August 2 2014 Latest news:
Friday, July 4, 2014
Another milestone in the changing face of the modern work place was reached yesterday with the introduction of new rules giving all employees the right to request flexible working.
Previously only carers or those looking after small children could request to work flexibly.
But the coalition government has changed all that in a move ministers believe will particularly benefit older people seeking to scale back their hours as they approach retirement, and also enable companies to retain staff for longer.
The government also believes it will appeal to young people who may want to take up additional training or learning while they work, or those hoping to pursue other interests such as voluntary and community work.
But will it work or is there a danger of unleashing a flexible working free-for-all on businesses? So far the response from employer groups has been largely positive.
Any request will have to be considered in a “reasonable manner” by employers, and the process is being made simpler, while the conciliation service Acas has produced a guide offering advice on how to handle requests.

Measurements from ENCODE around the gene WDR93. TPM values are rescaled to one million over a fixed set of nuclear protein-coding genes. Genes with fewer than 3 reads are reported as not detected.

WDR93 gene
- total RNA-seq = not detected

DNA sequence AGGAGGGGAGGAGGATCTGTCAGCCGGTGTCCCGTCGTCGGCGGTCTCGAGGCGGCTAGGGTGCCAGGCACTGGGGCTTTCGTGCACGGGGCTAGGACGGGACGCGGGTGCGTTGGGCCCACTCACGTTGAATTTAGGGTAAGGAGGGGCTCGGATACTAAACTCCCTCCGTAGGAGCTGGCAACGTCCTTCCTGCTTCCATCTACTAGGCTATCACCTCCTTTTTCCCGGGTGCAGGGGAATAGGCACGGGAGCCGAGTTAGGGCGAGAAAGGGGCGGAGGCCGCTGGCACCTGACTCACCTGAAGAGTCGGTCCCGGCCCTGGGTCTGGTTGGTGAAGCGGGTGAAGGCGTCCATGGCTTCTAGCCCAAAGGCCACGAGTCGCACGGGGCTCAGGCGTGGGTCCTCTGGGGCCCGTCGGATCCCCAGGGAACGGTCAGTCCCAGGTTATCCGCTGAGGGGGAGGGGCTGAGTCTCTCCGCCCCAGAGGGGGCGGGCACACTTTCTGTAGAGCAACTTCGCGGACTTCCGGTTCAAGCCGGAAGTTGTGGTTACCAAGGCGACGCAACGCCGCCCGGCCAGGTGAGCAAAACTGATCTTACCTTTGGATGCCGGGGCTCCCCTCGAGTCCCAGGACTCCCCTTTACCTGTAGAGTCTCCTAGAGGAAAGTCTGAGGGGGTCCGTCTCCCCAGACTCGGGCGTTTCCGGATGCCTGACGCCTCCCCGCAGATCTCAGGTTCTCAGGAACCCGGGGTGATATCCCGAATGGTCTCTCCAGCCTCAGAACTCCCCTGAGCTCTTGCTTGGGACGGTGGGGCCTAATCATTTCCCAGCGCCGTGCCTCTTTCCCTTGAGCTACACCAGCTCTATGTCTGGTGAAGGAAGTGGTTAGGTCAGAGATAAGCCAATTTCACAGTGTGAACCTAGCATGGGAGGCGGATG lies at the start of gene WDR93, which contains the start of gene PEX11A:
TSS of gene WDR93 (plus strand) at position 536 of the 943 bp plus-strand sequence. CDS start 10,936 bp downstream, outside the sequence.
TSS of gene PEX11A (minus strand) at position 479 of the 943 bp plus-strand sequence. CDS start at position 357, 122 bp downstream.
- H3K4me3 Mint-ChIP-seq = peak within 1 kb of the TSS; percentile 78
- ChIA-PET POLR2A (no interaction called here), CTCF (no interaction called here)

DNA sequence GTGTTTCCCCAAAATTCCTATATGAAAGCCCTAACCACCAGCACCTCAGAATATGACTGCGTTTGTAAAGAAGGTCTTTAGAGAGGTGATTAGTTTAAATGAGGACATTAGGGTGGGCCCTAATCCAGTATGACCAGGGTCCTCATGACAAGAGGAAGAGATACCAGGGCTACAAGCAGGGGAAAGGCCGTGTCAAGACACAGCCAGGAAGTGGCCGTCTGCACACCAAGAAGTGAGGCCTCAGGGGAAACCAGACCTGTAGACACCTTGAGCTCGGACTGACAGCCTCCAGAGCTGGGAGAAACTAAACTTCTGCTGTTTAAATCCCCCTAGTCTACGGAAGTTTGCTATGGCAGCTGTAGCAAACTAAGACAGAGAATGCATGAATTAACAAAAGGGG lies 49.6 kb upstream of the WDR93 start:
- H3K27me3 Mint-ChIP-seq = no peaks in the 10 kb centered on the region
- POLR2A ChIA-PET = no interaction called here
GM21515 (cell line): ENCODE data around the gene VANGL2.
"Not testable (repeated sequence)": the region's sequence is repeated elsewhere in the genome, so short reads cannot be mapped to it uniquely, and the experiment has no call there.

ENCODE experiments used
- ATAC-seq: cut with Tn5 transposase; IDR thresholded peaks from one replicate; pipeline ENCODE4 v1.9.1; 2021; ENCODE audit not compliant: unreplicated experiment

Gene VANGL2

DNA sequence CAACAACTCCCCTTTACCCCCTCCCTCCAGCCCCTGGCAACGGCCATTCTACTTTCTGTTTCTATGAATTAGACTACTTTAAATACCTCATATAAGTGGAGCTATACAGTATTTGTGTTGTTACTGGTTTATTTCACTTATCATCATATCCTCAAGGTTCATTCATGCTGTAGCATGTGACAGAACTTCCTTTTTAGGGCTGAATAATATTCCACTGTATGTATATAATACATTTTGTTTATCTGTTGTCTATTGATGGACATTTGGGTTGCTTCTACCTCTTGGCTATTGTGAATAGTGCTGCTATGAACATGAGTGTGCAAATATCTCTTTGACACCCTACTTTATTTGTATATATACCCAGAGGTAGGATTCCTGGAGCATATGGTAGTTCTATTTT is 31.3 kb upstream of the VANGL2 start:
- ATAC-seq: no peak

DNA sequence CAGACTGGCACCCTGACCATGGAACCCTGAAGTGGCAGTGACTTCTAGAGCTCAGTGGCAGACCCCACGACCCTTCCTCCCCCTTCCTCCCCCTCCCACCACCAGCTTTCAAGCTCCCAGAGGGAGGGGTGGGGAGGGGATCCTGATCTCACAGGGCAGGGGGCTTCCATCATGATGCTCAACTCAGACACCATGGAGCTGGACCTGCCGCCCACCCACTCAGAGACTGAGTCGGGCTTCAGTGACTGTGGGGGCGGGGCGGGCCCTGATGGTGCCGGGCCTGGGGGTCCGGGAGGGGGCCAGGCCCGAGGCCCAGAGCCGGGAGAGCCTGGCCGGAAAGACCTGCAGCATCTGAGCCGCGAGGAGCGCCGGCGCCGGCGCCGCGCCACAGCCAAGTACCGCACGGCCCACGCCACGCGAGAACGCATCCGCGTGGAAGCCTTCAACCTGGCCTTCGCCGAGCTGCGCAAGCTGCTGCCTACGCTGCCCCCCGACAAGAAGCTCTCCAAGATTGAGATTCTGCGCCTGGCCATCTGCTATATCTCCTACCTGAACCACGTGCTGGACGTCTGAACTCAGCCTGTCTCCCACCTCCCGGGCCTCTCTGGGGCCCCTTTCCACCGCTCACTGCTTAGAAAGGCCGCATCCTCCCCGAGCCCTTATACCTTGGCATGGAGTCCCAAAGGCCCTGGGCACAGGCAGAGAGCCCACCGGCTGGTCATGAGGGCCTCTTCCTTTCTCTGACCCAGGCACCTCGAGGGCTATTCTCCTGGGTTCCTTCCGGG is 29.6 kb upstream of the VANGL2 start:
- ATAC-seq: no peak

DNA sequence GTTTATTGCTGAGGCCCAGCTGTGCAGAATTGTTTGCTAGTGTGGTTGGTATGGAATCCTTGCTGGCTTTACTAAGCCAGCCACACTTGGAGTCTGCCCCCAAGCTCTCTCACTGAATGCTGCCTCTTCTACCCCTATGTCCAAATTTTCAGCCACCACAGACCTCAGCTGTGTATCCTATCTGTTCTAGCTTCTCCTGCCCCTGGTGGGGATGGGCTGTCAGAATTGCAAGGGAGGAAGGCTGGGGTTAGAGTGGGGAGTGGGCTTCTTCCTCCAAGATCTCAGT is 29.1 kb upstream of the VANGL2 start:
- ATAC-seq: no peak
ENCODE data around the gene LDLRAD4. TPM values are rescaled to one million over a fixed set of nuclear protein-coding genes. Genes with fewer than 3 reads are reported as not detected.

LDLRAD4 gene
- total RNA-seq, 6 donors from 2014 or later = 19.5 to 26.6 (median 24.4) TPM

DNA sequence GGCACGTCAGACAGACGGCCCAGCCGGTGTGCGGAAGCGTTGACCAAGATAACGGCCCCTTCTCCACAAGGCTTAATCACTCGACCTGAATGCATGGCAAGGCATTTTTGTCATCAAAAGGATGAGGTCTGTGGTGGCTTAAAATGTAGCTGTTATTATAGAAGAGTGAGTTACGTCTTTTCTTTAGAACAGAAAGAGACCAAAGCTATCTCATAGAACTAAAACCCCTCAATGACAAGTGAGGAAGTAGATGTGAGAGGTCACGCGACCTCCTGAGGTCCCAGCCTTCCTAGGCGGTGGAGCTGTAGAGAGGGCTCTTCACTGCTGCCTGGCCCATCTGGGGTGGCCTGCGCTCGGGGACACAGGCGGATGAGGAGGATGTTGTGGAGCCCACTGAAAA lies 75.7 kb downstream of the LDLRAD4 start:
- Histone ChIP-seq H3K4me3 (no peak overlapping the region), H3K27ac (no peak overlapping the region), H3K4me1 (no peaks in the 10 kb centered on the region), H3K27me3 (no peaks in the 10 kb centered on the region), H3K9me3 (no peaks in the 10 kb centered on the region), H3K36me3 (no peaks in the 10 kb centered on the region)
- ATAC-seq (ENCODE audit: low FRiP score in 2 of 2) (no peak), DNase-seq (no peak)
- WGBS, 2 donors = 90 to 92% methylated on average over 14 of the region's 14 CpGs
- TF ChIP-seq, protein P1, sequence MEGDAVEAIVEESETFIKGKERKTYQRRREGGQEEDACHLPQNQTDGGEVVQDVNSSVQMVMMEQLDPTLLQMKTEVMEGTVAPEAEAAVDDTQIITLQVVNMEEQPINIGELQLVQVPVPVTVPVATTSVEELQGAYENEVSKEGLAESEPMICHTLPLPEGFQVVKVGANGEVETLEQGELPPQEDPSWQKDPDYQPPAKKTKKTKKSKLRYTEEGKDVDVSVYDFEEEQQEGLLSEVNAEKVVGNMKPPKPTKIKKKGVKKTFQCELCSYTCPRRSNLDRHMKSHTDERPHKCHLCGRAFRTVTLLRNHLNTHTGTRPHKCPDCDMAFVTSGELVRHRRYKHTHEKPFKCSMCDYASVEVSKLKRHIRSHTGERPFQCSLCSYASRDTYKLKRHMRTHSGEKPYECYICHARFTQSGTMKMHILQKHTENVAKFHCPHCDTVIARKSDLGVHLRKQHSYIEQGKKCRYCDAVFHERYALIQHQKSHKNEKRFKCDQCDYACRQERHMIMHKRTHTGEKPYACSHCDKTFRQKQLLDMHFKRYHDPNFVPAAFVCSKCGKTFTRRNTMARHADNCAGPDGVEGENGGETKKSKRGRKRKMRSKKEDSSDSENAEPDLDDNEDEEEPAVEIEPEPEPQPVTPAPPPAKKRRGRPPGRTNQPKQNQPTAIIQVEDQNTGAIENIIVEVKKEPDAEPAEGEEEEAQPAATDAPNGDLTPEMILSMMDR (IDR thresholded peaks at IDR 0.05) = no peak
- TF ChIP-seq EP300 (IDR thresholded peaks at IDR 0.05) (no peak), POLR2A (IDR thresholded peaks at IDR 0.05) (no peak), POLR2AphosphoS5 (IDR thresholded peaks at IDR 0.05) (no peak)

Paula Lee, an employment law specialist at Leathes Prior in Norwich, said the biggest impact could be on the male workforce and changing the perception that flexible working was mostly for women.
And she expected that could be felt next year when new rules allowing parents to split maternity and paternity leave come into force.
“It’s a massive change which is going to affect all employees with more than 26 weeks service,” she said. “If men start to ask to work flexibly it will help massively. We need men in senior positions to take advantage of their right to request flexible working.
“But we have to be careful that we don’t end up with the worst of all worlds. It’s very easy to say no to a request for flexible working, but still expect employees to respond to emails in the evenings.
“The big hurdle to overcome is old- fashioned businessmen, who equate being at work with commitment to the business. If you moved to task- based working instead of time-based work, that could be very interesting.”
She also believed the changes could highlight the generational divide, saying: “I think it will be generational, for those in their mid to late 40s they are still hung up on the idea of demonstrating a commitment to the business, but I think the younger generation will approach it differently.”
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A father and son who joined forces to set up their own business are hoping to push the boundaries as their company goes from strength to strength.